A Thought for Every Day
RIP Sam: The First (and possibly last) Aberaeron Terrier
With a heavy broken heart, I have to report that Chez Snail is now one dog down, after Sam, that doyen of squeaky balls and eaten zips, passed away a couple of weeks ago. She was 15½ and had still been trying to eat the post and see off those audacious neighbours who dared to open their car door or worse, close their car door, up to about a month before she reached the end.
Sam was a rescue. She had been found living on the streets of Newport in South Wales and had been in the dog pound for the allotted nine days. She was due to be put down but was rescued with about three hours to spare. We happened to be at the rescue looking for a dog the following day. I picked up Sam (then called Ripley for no reason) and she put her head on my shoulder and went to sleep. Two days later, Sam was in the car, coming back home with us.
She wasn’t an easy dog in that she was HYPER all the time, but we were given some great advice which was “get another dog, but with the opposite energy to Sam”. So we did, and Sam and Max formed a great partnership, what with Max being half dog, half soft furnishing. Sam calmed down, Max sped up and I think they bonded in a quite extraordinary way. After Max died, Sam went into a decline so, by happenchance, we acquired Daisy, who Sam seemed to rub along with very well.
Sam leaves two squeaky balls (with no squeaks) and what looks like an antler bone but may be a piece of the postman. She is at rest, facing the setting sun, next to her Max, in the raised bed she so loved to climb in and dig up.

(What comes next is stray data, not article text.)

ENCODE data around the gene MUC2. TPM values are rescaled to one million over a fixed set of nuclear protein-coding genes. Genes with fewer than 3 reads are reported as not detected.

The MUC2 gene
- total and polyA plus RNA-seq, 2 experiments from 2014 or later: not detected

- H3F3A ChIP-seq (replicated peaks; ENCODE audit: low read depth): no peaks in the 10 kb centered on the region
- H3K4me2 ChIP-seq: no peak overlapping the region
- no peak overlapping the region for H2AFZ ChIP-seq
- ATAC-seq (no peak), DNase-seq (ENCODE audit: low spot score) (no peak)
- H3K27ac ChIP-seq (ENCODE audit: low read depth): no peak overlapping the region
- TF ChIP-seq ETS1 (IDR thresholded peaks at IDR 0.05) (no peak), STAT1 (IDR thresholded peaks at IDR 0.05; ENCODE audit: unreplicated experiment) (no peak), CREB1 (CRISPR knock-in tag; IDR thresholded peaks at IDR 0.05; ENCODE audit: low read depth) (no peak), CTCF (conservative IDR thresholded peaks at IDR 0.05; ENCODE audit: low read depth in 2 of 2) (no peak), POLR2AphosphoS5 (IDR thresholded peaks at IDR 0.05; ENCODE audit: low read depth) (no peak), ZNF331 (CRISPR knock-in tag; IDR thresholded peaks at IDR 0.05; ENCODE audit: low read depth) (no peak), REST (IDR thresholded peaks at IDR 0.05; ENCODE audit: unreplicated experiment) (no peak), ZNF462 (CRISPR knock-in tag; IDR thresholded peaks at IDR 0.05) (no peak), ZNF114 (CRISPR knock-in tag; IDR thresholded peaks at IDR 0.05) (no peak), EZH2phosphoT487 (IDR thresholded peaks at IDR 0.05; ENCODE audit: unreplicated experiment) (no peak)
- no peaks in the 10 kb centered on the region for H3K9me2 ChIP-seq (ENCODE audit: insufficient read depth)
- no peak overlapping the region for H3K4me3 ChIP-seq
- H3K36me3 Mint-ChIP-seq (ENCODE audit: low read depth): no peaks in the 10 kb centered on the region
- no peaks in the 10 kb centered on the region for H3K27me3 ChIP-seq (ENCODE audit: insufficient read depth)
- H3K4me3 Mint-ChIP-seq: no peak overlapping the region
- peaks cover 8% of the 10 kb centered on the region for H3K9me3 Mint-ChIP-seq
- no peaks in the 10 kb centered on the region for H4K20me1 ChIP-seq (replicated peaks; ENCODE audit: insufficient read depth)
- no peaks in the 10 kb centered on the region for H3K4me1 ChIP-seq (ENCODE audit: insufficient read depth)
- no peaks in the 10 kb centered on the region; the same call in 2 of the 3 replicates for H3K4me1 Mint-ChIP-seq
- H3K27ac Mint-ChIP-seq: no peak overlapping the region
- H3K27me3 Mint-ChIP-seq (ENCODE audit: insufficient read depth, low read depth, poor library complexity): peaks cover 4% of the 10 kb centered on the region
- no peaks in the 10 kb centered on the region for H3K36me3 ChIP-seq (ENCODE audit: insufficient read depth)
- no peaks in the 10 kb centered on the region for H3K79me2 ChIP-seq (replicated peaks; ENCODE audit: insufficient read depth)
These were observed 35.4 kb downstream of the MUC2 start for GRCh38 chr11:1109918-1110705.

To say we at Chez Snail miss her is an understatement. She was a part of our lives’ fabric, the part that used to have a zip.
“Look into my eyes – you’re going to take me for a walk”
A walk through an English Village on a Late Spring Evening…
“I reckon we could have our own show, or at least maybe our own proverb.”
High as a kite
A green patchwork of potential
A thistle, its niche found, watches over as the bell sounds
In or out? No need to decide.
And, as the sun calls it a day, there is some last-minute pollen to be collected
A bee’s work is almost done for the day
The sun-gold yellow of the laburnum glows as the laburnum-yellow of the sun fades into a warm night.
Have a Happy Summer* everyone!
* Other hemispheres/seasons are available.
Science and Art (with a couple of beasties too) Part the Second…
All that science! After the Science Museum, it was a quick hop on the Jubilee Line to North Greenwich and the NOW Gallery, where I had seen that there was an interesting new piece of art to do with time. Well, I am a sucker for time-related things so it was ironic that when I arrived at half past one, the gallery was closed for lunch. If only I had remembered my time machine…
I had lunch in The Greenwich Kitchen which I recommend for its genuine friendliness and fantastic scotch eggs.
This particular installation is comprised of numbers, cut out of paper, suspended from the ceiling and was created by the artist Emmanuelle Moureaux who does this sort of thing all the, er, time. Here is how the gallery describes it on their website: